In the last few years, the lines between cyber criminals and nation-states have become increasingly blurry and it has become obvious that the private sector is not capable of handling cyber threats on its own, Chris Inglis, former deputy director of the National Security Agency, told the crowd at World Cyber Security Congress this week.
The WannaCry and NotPetya attacks – generally attributed to North Korea and Russia – have shown that an organization doesn’t even have to be the target to become a victim.
These and previous attacks targeting election systems (US), electric grids (Ukraine), and other critical infrastructure (UK NHS), should also be taken as evidence that there’s a larger game afoot: a contest of wills and a competition for strategic leverage fought by nation-states in cyberspace.
Collaboration between governments and the private sector
These attacks are largely aimed at undermining the trust users have in those critical systems and, as such, are attacks on the confidence and the psychology of a nation, Inglis noted.
This new reality will force the private sector to view the government as a partner in this battle and seek its assistance, especially because the government has the authority to impose consequences on adversaries and can take collective actions against nations-states and entities that act like nation-states.
At the same time and with the same goal in mind (safety of the nation/society and citizens), the government must also continue its work as regulator, to curb the apetites of those that might want to put the pursuit of profit before the need of imbuing software and hardware with resilience and robustness that will help defend critical services.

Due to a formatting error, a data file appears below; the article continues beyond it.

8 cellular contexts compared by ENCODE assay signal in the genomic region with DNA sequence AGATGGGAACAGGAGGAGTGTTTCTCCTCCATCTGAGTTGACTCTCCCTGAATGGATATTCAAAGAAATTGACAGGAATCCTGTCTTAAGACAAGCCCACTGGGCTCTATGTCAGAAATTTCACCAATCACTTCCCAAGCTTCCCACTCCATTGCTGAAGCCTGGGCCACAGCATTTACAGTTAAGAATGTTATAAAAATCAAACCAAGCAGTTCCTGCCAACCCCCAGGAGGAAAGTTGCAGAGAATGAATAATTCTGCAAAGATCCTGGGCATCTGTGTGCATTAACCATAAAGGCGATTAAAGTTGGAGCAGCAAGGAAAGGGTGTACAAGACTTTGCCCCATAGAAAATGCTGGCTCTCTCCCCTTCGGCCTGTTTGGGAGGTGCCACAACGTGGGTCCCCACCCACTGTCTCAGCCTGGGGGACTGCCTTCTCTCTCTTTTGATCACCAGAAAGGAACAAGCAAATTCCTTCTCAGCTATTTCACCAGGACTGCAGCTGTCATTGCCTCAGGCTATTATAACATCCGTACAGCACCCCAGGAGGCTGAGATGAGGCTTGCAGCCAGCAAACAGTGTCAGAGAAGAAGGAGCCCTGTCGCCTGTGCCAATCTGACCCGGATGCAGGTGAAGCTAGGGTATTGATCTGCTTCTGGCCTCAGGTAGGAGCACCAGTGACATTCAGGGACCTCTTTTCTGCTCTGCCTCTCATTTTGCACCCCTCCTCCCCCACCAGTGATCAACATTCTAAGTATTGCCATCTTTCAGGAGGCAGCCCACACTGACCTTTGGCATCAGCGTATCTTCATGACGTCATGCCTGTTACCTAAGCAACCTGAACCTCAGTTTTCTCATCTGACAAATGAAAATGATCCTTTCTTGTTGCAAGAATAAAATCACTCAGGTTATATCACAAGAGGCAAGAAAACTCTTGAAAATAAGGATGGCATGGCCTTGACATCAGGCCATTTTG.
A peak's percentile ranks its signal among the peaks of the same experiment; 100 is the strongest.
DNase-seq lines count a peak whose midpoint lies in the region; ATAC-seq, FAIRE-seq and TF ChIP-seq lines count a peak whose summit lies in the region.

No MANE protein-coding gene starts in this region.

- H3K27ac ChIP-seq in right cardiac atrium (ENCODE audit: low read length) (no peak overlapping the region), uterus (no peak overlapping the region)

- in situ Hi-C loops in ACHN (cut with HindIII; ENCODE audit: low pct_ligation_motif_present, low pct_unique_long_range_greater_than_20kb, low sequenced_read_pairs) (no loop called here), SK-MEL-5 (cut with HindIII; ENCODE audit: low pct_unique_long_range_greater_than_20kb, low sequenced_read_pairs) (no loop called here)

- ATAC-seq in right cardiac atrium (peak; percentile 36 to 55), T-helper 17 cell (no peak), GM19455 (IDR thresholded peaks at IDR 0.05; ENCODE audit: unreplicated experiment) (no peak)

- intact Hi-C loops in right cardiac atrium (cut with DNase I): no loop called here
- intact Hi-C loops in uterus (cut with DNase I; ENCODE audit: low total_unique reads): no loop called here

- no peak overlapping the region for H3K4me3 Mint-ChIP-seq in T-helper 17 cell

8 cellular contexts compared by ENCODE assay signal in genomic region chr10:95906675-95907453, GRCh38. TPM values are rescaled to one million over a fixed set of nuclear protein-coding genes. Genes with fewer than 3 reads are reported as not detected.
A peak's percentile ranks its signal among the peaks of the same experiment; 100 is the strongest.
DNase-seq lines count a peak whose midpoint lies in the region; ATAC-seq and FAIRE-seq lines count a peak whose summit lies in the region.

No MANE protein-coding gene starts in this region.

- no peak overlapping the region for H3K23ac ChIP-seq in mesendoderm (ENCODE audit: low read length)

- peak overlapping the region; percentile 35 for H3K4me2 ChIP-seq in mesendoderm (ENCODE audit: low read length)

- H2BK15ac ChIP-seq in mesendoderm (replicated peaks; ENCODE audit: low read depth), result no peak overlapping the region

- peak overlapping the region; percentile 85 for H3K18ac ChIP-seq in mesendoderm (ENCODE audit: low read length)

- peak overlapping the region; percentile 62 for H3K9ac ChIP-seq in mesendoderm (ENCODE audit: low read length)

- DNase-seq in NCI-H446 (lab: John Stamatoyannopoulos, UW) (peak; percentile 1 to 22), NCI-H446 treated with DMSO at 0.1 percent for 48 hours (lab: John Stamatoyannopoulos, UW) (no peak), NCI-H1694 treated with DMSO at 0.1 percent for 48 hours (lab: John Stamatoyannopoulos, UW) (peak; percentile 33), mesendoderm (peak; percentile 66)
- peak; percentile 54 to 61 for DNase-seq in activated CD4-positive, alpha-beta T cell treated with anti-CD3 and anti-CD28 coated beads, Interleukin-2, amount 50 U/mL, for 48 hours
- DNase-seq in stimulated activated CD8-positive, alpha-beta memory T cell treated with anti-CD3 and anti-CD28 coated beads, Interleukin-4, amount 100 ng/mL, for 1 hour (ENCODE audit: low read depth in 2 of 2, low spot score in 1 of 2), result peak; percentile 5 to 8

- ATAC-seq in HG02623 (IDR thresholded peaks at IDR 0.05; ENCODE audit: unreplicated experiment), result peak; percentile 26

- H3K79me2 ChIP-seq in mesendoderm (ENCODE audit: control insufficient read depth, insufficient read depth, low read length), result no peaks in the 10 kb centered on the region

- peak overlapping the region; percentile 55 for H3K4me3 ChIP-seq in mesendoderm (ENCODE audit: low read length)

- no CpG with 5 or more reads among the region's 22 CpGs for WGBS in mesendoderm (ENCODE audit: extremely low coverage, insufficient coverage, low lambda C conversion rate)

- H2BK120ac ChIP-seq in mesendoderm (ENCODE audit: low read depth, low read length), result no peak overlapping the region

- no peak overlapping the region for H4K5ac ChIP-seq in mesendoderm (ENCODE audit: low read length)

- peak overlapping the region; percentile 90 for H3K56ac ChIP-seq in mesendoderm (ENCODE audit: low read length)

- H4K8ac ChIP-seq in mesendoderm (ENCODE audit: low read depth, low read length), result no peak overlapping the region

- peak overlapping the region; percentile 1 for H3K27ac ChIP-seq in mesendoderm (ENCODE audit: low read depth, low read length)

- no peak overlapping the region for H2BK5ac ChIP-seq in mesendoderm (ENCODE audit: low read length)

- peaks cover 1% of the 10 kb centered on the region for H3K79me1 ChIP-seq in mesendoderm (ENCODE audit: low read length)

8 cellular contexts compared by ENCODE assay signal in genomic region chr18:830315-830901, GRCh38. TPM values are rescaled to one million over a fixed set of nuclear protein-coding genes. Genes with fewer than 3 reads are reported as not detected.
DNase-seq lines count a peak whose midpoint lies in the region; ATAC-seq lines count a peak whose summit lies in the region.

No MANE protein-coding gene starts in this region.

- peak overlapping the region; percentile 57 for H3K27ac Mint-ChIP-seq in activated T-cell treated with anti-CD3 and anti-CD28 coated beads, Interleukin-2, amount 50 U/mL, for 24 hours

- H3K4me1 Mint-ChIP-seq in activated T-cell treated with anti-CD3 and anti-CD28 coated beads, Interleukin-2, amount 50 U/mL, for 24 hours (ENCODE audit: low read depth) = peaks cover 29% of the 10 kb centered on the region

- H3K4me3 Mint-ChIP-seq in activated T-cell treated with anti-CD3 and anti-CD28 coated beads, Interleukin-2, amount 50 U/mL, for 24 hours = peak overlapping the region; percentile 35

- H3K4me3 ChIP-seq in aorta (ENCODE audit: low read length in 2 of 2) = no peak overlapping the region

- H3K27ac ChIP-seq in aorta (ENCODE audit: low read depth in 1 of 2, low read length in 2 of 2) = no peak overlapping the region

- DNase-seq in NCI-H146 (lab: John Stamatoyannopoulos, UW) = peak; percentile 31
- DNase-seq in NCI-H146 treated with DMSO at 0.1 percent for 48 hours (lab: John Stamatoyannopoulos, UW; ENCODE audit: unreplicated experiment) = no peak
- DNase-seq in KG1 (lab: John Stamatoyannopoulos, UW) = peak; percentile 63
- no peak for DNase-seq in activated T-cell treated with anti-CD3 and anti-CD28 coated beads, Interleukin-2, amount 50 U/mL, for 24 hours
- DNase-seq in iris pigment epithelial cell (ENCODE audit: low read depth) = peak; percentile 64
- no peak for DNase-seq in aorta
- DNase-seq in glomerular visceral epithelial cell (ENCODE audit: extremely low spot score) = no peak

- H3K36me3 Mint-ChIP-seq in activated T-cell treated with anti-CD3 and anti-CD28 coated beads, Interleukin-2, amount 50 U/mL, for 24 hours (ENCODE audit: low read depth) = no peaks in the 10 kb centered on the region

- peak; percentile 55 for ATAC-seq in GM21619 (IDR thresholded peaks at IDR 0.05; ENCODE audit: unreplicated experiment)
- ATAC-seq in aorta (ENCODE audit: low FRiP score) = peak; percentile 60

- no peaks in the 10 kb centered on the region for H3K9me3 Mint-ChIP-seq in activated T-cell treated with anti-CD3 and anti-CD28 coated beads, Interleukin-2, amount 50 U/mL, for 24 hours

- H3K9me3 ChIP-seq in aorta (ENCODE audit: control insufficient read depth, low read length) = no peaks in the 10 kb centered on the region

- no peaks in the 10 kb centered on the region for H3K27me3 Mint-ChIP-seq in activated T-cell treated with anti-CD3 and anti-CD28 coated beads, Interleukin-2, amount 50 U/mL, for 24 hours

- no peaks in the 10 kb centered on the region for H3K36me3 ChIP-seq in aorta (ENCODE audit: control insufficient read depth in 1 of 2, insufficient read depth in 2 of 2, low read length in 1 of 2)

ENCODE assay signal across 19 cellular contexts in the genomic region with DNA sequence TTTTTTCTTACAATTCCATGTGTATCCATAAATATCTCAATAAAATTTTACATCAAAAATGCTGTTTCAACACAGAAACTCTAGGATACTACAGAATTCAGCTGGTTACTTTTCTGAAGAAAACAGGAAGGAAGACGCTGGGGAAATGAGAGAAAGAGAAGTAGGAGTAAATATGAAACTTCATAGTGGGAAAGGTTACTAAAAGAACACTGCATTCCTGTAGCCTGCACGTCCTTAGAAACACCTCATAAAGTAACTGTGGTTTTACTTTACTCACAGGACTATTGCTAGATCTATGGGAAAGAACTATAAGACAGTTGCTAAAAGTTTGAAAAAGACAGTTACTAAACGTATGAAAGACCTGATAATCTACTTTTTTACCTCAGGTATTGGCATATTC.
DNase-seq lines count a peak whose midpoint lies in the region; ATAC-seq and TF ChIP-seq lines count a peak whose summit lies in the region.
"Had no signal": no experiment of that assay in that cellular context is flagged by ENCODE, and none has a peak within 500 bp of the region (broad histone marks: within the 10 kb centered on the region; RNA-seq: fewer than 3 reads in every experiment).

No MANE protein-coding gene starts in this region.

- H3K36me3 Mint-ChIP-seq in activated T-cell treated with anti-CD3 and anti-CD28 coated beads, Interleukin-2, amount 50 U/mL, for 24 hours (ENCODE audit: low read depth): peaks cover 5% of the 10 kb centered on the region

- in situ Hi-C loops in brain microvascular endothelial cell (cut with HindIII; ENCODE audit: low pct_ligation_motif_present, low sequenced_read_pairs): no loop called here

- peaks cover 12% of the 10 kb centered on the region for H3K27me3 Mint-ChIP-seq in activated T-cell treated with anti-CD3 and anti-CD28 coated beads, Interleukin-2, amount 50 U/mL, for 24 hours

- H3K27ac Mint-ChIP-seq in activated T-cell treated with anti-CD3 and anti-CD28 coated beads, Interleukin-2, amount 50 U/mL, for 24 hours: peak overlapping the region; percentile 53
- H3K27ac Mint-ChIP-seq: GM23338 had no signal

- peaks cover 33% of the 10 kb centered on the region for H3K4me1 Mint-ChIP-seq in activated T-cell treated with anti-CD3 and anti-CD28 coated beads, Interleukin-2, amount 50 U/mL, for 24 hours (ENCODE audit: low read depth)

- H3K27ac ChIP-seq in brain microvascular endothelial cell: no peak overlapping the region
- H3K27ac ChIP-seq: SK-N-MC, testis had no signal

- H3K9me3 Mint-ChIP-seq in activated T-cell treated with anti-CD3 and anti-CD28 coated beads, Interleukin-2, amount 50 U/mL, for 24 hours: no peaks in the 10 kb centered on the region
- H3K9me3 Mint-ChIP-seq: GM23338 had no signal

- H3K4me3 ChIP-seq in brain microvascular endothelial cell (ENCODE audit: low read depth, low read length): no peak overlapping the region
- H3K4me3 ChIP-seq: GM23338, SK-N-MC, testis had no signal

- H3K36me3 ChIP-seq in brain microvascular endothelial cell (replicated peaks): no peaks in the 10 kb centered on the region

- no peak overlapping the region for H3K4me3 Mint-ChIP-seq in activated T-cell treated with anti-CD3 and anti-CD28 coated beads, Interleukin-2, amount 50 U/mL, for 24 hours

Inglis is of the opinion that the role of partner and defender must be a government’s primary obligation and that it should use a very light but necessary touch when it comes to applying regulation.
But it’s obvious that cooperation between the private sector and the government in fending off cyber attacks is crucial in this day and age, he says. They need to figure out how to collaborate effectively, to complement each other’s efforts and not duplicate them. Finding a balance between the need for privacy and confidentiality (on both sides) and the need for sharing is difficult, but mechanisms to reconcile those needs do exist.
Most organizations have generally accepted that prevention and security is impossible, and they have turned our efforts towards assuring the defensibility of our data and core operations.
They have accepted that reacting to threats is no longer enough, and that constant situational awareness to detect problems in their incipient phase is needed – particularly to minimize the danger of insider threats. Also, that defense supported by data analytics and artificial intelligence is no longer just an option but a neccessity, and so is sharing at machine speed.
When it comes to strategy, though, it is firstly important to make plans. “In the absence of strategy nothing is strategic,” Inglis pointed out, so planning must be done at the individual level, corporate level, and government level.
Secondly, we know that we can’t defend everything against all perils, so we need to prioritize. Then we need to imbue hardware, software, protocols, procedures, and human capabilities with sufficient robustness and resilience to withstand some degree of attack. We also have to build a defensible system and we then actively defend it.
But while imposing consequences on adversaries for passing those barriers should be a viable option for discouraging future attacks, there is no sense in imposing them if we haven’t first ensured that our own infrastructure is somewhat robust and resilient against the imposition of consequences.
The same goes for taking the fight to the adversary, Inglis noted. “We’ve no business taking the fight to the adversary if we haven’t first defended our own town.”